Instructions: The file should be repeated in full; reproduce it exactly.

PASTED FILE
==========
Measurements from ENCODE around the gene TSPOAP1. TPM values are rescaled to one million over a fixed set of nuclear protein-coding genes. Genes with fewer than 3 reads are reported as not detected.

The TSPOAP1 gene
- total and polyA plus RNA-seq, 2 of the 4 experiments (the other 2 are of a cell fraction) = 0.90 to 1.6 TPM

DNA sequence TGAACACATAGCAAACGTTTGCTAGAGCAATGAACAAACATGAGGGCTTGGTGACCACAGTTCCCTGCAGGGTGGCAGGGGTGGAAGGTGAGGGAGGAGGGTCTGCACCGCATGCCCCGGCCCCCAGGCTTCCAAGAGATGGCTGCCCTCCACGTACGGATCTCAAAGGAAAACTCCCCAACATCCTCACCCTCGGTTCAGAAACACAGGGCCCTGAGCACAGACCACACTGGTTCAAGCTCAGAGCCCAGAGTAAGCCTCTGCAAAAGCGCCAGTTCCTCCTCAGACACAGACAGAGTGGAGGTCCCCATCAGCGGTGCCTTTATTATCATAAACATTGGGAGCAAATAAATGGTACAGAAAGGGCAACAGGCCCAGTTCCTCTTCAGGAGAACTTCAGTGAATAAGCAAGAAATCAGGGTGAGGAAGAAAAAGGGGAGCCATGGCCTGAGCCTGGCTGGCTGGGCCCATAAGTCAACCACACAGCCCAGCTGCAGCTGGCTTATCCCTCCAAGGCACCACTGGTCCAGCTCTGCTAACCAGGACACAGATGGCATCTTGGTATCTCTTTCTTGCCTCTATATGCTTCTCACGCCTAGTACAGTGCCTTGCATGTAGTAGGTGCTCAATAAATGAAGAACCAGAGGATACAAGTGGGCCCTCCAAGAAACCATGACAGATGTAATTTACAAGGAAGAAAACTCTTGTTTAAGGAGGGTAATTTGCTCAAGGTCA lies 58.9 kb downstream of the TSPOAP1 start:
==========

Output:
Measurements from ENCODE around the gene TSPOAP1. TPM values are rescaled to one million over a fixed set of nuclear protein-coding genes. Genes with fewer than 3 reads are reported as not detected.

The TSPOAP1 gene
- total and polyA plus RNA-seq, 2 of the 4 experiments (the other 2 are of a cell fraction) = 0.90 to 1.6 TPM

DNA sequence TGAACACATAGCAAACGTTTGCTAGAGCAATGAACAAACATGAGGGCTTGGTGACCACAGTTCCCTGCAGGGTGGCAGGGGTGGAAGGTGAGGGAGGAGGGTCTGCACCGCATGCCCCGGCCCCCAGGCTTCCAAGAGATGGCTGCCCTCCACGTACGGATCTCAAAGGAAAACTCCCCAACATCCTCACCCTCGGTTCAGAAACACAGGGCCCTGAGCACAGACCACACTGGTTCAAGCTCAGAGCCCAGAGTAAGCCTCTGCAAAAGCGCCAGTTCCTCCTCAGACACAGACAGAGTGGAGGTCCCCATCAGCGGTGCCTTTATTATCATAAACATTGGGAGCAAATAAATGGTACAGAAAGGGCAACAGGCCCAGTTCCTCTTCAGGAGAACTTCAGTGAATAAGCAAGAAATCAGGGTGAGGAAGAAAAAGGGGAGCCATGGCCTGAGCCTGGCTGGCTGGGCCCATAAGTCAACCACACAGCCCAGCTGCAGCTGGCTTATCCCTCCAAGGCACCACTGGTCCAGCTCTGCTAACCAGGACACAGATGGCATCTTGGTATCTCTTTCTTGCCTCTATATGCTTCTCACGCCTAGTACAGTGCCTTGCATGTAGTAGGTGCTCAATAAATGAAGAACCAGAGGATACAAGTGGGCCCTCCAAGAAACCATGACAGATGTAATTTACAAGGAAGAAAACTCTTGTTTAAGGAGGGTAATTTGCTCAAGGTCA lies 58.9 kb downstream of the TSPOAP1 start: